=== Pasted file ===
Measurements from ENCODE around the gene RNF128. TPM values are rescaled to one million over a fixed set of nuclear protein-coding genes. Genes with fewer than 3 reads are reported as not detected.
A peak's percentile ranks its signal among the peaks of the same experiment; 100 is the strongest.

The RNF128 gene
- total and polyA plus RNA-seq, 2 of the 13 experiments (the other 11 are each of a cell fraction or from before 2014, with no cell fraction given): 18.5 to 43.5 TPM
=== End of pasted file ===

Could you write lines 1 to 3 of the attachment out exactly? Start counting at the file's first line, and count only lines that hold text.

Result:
Measurements from ENCODE around the gene RNF128. TPM values are rescaled to one million over a fixed set of nuclear protein-coding genes. Genes with fewer than 3 reads are reported as not detected.
A peak's percentile ranks its signal among the peaks of the same experiment; 100 is the strongest.

The RNF128 gene